With reports about vetting failures in the leadup to the terrorist attack at Naval Air Station Pensacola in December, U.S. Sen. Rick Scott, R-Fla., doubled down on his “Secure U.S. Bases Act.”
Back in March, Scott brought out a proposal to reform how foreign nationals are trained at American bases. U.S. Sen. Joni Ernst, R-Iowa, is cosponsoring the bill in the U.S. Senate while U.S. Rep. Michael Waltz, R-Fla., is championing the bill in the U.S. House with the support of U.S. Rep. Matt Gaetz, R-Fla.
“The Secure U.S. Bases Act requires a thorough vetting process before a foreign student enters the U.S.; creates a special, limited visa for foreign students; and establishes a review process so that DOD is not operating training programs in the U.S. that would be better operated abroad,” Scott’s office noted.
The terrorist behind the December attack was a lieutenant in the Saudi Arabian Air Force who was training at NAS Pensacola. Back in May, reports emerged that the terrorist was in contact with a suspected al Qaeda operative.
“The safety and security of American men and women in uniform is always a priority for me, and it should be a priority of our entire government. The tragic terrorist attack in Pensacola last year revealed an unnecessary risk. This terrorist should never have been allowed in our country, let alone on an American military base with easy access to American military men and women. The Secure U.S. Bases Act will make sure foreign military students training at U.S. bases are thoroughly vetted and monitored, and that our troops are protected and never have to experience a tragedy like this again,” Scott said when he unveiled the proposal.
“Foreign military programs have valuable benefits—providing our partners around the world the opportunity to train and learn from the best here in the U.S.—but the tragic events at Pensacola underscore the unacceptable shortfalls in our security standards and vetting procedures. We must do more to protect our military personnel and ensure the security of our facilities. This bill addresses those shortfalls—creating a more thorough vetting and monitoring process that keeps our servicemembers and military bases secure and safe,” Ernst said.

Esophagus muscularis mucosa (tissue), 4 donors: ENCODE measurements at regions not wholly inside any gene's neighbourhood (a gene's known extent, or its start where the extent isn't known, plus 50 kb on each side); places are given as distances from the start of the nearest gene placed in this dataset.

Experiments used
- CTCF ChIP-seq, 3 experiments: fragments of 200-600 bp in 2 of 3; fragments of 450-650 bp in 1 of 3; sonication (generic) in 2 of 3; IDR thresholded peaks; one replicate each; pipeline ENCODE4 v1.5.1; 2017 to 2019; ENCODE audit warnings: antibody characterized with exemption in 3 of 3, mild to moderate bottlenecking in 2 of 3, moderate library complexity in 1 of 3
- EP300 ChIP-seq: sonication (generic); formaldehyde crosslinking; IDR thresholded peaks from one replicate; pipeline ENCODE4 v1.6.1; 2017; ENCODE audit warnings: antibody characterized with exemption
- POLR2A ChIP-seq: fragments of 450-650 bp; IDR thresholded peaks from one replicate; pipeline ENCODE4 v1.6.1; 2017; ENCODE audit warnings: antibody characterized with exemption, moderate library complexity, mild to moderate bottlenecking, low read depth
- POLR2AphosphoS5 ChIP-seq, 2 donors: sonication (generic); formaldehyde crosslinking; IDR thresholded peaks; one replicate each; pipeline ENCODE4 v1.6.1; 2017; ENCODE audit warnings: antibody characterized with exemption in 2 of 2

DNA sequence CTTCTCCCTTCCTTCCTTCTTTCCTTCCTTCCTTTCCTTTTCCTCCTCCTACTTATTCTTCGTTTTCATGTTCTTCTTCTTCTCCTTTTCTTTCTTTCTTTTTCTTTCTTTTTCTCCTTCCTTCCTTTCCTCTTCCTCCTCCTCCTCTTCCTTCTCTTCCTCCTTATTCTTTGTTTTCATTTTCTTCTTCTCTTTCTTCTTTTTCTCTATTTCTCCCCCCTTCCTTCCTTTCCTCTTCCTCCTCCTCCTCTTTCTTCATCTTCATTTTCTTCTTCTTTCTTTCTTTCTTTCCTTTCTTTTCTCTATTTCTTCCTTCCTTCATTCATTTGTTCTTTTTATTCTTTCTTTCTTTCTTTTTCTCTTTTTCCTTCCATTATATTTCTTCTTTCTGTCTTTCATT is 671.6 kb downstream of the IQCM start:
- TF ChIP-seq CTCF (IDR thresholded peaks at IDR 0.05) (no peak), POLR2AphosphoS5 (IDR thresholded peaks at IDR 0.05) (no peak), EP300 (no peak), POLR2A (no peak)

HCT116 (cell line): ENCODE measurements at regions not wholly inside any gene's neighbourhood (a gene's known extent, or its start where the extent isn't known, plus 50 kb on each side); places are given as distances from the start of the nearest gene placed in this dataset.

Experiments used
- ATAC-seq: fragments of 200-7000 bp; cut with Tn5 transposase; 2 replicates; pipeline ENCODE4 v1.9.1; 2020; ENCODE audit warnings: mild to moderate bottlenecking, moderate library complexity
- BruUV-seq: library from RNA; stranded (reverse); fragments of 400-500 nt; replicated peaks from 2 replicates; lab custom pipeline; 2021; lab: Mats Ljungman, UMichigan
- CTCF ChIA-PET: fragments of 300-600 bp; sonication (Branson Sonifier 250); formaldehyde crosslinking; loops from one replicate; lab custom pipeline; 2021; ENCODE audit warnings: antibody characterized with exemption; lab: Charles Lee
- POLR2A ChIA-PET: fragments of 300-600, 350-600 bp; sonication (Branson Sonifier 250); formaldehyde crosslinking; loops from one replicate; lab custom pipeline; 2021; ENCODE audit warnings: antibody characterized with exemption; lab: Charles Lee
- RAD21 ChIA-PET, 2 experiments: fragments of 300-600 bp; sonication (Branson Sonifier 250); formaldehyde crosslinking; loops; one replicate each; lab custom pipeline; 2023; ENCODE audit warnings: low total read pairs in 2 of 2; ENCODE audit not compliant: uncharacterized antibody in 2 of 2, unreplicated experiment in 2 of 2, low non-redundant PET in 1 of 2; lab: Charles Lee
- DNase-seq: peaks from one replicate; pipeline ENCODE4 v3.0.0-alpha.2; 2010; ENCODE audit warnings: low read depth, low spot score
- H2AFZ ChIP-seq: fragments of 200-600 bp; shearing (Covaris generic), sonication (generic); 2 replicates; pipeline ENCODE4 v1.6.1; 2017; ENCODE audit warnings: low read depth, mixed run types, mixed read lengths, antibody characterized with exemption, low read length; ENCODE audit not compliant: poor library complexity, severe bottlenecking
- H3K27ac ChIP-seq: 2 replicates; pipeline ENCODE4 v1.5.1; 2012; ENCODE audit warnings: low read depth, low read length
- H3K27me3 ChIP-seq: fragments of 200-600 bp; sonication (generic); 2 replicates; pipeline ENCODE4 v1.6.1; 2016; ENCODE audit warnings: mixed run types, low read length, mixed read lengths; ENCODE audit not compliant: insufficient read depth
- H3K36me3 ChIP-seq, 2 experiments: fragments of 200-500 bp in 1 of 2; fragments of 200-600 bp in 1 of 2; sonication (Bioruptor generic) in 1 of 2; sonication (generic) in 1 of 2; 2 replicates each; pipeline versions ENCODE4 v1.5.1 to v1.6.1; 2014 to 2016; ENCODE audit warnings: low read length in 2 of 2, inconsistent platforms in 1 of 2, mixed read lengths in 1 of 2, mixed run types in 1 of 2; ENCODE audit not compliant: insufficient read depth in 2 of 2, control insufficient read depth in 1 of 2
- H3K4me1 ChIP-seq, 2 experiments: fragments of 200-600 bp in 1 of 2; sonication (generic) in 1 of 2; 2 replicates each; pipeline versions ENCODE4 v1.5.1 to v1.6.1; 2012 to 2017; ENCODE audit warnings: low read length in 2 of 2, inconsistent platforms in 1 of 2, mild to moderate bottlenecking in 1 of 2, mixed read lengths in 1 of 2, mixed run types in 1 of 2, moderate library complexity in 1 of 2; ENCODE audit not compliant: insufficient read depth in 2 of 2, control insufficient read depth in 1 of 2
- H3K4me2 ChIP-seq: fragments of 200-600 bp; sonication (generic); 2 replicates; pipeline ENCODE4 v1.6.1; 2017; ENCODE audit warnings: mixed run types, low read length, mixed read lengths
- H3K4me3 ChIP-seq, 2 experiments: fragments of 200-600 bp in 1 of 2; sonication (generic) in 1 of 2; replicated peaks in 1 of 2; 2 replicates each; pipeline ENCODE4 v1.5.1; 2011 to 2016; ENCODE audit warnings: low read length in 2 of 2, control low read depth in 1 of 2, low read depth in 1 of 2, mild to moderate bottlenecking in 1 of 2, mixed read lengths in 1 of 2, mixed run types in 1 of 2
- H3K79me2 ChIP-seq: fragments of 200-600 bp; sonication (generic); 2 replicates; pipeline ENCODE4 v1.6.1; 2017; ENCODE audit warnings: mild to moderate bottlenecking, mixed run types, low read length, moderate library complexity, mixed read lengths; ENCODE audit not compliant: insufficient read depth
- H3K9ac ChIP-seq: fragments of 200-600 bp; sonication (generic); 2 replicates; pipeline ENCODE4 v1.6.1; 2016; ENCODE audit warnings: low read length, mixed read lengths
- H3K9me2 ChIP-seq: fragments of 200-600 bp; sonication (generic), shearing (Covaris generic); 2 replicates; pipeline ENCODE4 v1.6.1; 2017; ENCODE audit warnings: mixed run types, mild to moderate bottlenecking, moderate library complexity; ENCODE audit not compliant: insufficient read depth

The bill would create a new visa category for foreign military students training on American bases and will ensure they do not have firearms except when training. Foreign nationals must have the clearance and endorsement of their country’s intelligence leaders to be considered to train on American bases. “The U.S. Director of National Intelligence will be responsible for the final decision on whether to admit an applicant into the program,” Scott’s office noted.
Scott’s bill was sent to the U.S. Senate Judiciary Committee but was rolled into the National Defense Authorization Act (NDAA).
On Tuesday, Scott urged the Senate to pass his proposal.
“Recent reports show a lack of vetting at multiple levels, in both Saudi Arabia and the U.S., that led to the tragic attack at NAS Pensacola,” Scott said. “This terrorist should never have been allowed in our country, let alone on an American military base with easy access to American military men and women. I’m calling on my colleagues to eliminate this unnecessary risk by quickly passing my Secure U.S. Bases Act, which is included in the NDAA, to make sure foreign military students training at U.S. bases are thoroughly vetted and monitored. This important step will help make sure our troops, their families and surrounding communities are protected and never have to experience a tragedy like the one that occurred at NAS Pensacola again.”
Waltz’s bill is before the U.S. House Judiciary and the Armed Services Committees.
Reach Kevin Derby at email@example.com.
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